The Adirondack Fish Culture Station

New York State's primary Altlantic salmon hatchery
By Captain Mick Maynard

Hatchery Manager Ed Grant holds a salmon as he addresses
Chazy High School students and their teacher regarding
the egg take and fertilization process at Little Clear Pond

Early November is a busy time of year for fish culturist Ed Grant and a devoted team of assistants working at the Adirondack Fish Hatchery in the tiny hamlet of Lake Clear near Upper Saranac Lake. Around the second week in November of each year New York State Fisheries Bureau employees focus their attention and skills on the collection of Atlantic salmon eggs and milt from protected brood stock residing in hatchery holding tanks and in nearby Little Clear Pond. The harvesting of eggs and their fertilization is the first step in the process of raising and stocking landlocked Atlantic salmon. The specialized fish rearing facility, officially known as the Adirondack Fish Culture Station, is one of twelve New York State hatcheries and is the only one solely devoted to raising the highly acrobatic breed of fish, scientifically known as Salmo salar or “salmon the leaper”.

A hatchery employee gently strips
a mature Atlantic salmon of her eggs

During this late fall period, when female salmon become ripe for egg stripping, station employees net brood stock from the managed 360 acre pond and from large circular tanks within the facility to begin the life cycle for New York’s entire landlocked Atlantic salmon population. Workers record various data such as year class and size for each mature salmon and separate them by gender. By gently squeezing one fish after another they carefully extract eggs from the females and milt from the males and then mix the two in pans to replicate the fertilization process. The females are first anesthetized to aid in their handling, but males must be processed in all their energetic glory since their sperm could be rendered sterile by the sedative. After fertilization occurs iodine is added to the eggs to disinfect them. This year based on advice from the state’s fish health laboratory in Rome, New York, the egg disinfections period has been lengthened to assure containment of viruses like the one that has recently affected several species of fish in some of the Great Lakes and the St Lawrence River. The processed eggs are then carefully incubated in clean flowing water for approximately 70 days until small salmon known as sack fry emerge. Once the egg sack is absorbed the tiny salmon fry are moved to shallow flowing tanks and fed appropriately sized food until they are ready for stocking.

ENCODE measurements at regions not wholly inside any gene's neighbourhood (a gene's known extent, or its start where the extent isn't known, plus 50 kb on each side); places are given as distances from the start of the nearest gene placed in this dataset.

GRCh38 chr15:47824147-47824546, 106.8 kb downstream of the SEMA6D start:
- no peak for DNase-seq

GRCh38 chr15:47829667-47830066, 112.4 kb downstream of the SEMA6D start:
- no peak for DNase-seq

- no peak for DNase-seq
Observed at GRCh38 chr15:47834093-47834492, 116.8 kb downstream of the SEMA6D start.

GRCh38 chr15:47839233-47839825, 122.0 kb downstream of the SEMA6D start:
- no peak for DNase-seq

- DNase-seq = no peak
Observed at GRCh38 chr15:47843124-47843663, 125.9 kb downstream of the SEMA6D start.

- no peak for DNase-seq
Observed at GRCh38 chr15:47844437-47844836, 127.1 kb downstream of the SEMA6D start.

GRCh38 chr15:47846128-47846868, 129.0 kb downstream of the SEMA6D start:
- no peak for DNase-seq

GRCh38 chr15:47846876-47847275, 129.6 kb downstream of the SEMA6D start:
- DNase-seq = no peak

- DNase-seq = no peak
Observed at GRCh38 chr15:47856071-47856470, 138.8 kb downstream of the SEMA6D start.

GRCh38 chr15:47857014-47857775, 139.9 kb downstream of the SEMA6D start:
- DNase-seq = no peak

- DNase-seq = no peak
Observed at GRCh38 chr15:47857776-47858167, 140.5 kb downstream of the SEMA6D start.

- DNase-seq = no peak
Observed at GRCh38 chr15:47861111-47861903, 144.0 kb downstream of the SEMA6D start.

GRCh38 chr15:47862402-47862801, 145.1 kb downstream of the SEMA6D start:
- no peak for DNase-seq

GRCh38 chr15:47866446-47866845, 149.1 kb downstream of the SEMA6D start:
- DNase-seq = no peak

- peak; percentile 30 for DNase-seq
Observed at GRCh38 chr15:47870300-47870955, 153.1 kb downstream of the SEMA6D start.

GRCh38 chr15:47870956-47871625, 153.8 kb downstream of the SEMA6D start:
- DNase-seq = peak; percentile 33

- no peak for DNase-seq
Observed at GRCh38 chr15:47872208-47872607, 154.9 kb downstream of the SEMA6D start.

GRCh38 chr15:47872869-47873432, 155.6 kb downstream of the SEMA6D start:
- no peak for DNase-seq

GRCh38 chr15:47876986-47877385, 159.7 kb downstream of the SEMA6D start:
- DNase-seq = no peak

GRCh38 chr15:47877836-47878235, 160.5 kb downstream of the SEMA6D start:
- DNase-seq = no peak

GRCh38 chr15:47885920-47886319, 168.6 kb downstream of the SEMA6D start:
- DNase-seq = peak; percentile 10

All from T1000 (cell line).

Lake Champlain’s salmon fry get special treatment. Biologists believe the Champlain fry should grow from more natural food sources in the lake’s rivers so that they will be more likely to “imprint”, a term that refers to the returning of the salmon to its place of origin or stocking location. These fry are processed in colder water to initially slow their growth so that they begin to feed more heavily in May, just after being placed in the lake’s tributaries. The White River National Hatchery in Bethel, Vermont, operated by the US Fish and Wildlife Service, also obtains some eggs from the Adirondack hatchery for studies. Salmon from their studies will eventually be placed in Lake Champlain to supplement fish stocked by Vermont and New York State programs. Each year the Adirondack hatchery aids in the production and stocking of over 650,000 fish in more than 50 public waters throughout New York. Of the total salmon stocked by the Adirondack Fish Culture Station each year, about 325,000 are fry or newly hatched young. About 25,000 are fingerlings, 3 to 5 inches long, and approximately 300,000 are yearlings.